Varkala is located at .
Varkala is an important place as far as Kerala Geology is concerned as it exposes sedimentary rocks belonging to the Cenozoic age, popularly known in the Geological literature as the Warkalli formation. Warkalli formation along with Quilon formation represents sediments laid down in the Kerala basin that existed during the Mio-pliocene times. Quilon formation of Miocene age is made up of limestones and the type area is Padappakara near Kollam (Same as Quilon) and the Warkalli formation of Mio-pliocene age (type area is Varkala) is made up of alternating beds of sands and shales exposed along the Varkala cliffs. Thin seams of lignite in the shales of the Warkalli formation suggests good vegetation at the time of deposition of the clayey sediments.
Varkala is a well-known tourist destination. The town has an average-rated water supply system, fire station, several post offices and a police station. The town has government-run medical facilities in addition to over 10 private hospitals and clinics. A government-run nature cure hospital is also near the Papanasam cliff. The District Ayurvedic Hospital is located in Varkala.
In 2001, Varkala had a population of 42,273. Males constitute 49% of the population and females 51%. Varkala has an average literacy rate of 88%, with 92% of males and 85% of females literate. 11% of the population is under 6 years of age.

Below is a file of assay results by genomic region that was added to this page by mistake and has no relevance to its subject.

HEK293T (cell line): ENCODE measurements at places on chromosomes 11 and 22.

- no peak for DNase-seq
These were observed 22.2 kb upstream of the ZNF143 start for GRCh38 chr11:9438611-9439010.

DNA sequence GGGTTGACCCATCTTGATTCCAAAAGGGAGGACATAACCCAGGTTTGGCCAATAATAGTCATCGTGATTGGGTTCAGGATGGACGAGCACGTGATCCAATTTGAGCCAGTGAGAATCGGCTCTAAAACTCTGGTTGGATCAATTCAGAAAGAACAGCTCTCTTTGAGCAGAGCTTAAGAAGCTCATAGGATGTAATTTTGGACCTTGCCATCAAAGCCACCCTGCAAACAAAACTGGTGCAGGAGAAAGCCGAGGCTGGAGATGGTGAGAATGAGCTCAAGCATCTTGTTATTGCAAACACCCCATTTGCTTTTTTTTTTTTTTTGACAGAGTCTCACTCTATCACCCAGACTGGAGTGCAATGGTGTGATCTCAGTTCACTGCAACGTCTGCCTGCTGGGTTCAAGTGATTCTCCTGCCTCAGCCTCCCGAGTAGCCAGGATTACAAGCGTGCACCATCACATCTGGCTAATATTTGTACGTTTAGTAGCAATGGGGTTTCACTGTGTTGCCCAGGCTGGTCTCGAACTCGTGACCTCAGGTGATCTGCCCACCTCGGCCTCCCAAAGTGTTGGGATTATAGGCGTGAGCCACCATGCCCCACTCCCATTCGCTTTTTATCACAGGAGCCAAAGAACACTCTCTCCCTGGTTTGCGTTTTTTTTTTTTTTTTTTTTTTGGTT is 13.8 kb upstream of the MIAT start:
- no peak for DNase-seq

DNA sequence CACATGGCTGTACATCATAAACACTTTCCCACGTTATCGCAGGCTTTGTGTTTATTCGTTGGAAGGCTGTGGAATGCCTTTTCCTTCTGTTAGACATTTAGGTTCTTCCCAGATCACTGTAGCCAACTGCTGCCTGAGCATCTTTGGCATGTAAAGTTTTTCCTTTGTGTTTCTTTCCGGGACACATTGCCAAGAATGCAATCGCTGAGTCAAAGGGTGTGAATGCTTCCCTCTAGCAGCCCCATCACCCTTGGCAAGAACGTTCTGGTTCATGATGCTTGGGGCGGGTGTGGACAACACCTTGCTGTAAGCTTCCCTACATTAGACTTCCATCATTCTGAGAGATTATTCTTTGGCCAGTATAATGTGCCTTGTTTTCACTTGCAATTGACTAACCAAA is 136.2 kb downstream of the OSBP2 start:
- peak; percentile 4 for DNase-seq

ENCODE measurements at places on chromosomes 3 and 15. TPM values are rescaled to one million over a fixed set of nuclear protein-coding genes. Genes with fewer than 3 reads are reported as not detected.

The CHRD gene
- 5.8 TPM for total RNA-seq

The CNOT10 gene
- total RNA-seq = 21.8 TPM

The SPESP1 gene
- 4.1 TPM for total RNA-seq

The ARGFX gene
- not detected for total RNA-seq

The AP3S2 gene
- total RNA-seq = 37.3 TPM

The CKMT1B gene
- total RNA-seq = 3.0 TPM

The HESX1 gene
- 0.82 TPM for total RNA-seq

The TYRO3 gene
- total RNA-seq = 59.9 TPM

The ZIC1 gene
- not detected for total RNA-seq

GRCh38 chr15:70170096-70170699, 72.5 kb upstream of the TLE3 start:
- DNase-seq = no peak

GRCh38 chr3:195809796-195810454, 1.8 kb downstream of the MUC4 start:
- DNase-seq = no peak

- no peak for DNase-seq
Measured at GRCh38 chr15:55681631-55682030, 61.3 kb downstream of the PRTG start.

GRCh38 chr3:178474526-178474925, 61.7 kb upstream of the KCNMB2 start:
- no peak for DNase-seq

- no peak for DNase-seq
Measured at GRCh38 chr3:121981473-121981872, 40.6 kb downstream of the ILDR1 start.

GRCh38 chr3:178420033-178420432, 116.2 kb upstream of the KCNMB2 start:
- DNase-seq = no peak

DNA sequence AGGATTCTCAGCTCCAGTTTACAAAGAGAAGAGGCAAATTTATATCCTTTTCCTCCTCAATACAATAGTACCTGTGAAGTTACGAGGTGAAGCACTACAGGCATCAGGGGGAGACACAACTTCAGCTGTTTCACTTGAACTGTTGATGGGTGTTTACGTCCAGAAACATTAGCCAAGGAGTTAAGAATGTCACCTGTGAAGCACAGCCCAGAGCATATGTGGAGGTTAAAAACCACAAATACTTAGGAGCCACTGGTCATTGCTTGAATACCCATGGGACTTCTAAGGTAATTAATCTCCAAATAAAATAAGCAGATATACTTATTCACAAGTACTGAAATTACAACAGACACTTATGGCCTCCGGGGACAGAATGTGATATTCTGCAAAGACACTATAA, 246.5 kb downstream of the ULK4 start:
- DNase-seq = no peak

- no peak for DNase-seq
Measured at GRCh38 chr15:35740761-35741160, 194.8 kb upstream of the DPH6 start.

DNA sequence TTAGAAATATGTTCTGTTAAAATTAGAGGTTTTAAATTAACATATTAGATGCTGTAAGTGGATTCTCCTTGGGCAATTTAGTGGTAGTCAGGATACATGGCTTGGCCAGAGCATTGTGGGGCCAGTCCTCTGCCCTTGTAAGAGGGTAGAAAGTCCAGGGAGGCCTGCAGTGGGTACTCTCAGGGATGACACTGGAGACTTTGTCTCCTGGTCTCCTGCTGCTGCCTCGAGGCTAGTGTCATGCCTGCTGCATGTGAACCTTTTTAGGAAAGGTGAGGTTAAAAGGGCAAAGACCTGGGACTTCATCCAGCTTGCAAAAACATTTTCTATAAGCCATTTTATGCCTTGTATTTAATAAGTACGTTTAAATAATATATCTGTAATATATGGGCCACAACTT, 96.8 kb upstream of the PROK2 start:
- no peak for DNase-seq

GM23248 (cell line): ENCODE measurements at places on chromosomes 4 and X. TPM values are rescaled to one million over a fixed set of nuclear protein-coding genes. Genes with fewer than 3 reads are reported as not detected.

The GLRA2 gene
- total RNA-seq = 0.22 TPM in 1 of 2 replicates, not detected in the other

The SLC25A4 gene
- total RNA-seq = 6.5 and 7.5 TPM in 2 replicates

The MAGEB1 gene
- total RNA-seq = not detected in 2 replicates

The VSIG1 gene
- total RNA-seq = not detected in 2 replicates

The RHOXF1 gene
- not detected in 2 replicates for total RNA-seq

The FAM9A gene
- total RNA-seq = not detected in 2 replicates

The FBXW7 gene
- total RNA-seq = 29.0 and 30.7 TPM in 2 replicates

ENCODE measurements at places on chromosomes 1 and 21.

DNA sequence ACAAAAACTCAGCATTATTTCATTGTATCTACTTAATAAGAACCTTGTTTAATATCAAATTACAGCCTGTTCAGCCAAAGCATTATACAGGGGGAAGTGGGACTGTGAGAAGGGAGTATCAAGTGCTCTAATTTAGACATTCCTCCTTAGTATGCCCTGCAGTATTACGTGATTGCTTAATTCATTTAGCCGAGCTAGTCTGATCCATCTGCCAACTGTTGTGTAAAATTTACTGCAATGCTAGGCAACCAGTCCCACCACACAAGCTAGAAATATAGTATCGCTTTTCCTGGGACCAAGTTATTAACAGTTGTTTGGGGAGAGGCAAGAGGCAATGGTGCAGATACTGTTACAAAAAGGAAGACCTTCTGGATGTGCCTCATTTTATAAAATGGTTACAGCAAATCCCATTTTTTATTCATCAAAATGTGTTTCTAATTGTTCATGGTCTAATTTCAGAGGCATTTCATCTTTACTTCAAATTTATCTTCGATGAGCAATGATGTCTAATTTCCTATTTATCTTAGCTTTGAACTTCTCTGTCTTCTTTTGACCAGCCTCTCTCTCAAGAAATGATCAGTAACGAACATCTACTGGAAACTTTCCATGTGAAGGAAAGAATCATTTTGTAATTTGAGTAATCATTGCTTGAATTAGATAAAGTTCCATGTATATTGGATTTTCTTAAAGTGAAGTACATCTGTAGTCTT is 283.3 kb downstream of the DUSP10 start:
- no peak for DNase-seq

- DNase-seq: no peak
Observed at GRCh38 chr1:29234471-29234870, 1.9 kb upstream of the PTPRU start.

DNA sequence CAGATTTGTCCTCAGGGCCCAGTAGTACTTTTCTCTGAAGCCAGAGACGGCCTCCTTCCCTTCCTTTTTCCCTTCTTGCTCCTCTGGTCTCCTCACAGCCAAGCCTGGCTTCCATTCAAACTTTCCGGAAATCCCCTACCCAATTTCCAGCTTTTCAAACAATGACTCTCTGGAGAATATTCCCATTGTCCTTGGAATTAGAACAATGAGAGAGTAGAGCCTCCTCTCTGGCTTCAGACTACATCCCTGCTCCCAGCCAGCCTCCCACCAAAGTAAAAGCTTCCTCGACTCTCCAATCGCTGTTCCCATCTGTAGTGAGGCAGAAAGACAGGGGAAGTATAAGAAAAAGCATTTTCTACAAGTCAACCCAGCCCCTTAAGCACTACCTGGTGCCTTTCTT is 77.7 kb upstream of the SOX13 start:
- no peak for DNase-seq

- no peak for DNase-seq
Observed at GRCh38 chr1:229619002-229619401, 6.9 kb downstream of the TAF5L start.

Population of Children with age of 0-6 is 4479 which is 11.18% of total population of Varkala (M). In Varkala Municipality, Female Sex Ratio is of 1187 against state average of 1084. Moreover, Child Sex Ratio in Varkala is around 981 compared to Kerala state average of 964. Literacy rate of Varkala city is 93.57% lower than state average of 94.00%. In Varkala, Male literacy is around 95.43% while female literacy rate is 92.04%.
The people of Varkala are generally employed in the service sector. A large number of them work outside India, mainly in the Middle East, Singapore, Brunei, Malaysia, the United States and the United Kingdom. Varkala has a ratio of tourists to residents is 1:3.
Trivandrum International airport (55 km) is the nearest airport. Varkala Helipad at Varkala Cliff.
Varkala is at a distance of 11 km from National Highway 47. Private buses and KSRTC buses ply through NH 47 and Varkala.
Tourism started thriving by the end of last century at the Varkala beach (Papanasam), which was earlier famous for Vavu Beli, a Hindu custom performed at the beach. Another beach is at Tiruvambadi, one kilometre away and en route the old palace. There is a helipad close to the beach. Scores of ayurvedic massage parlours line the promenade above the beach.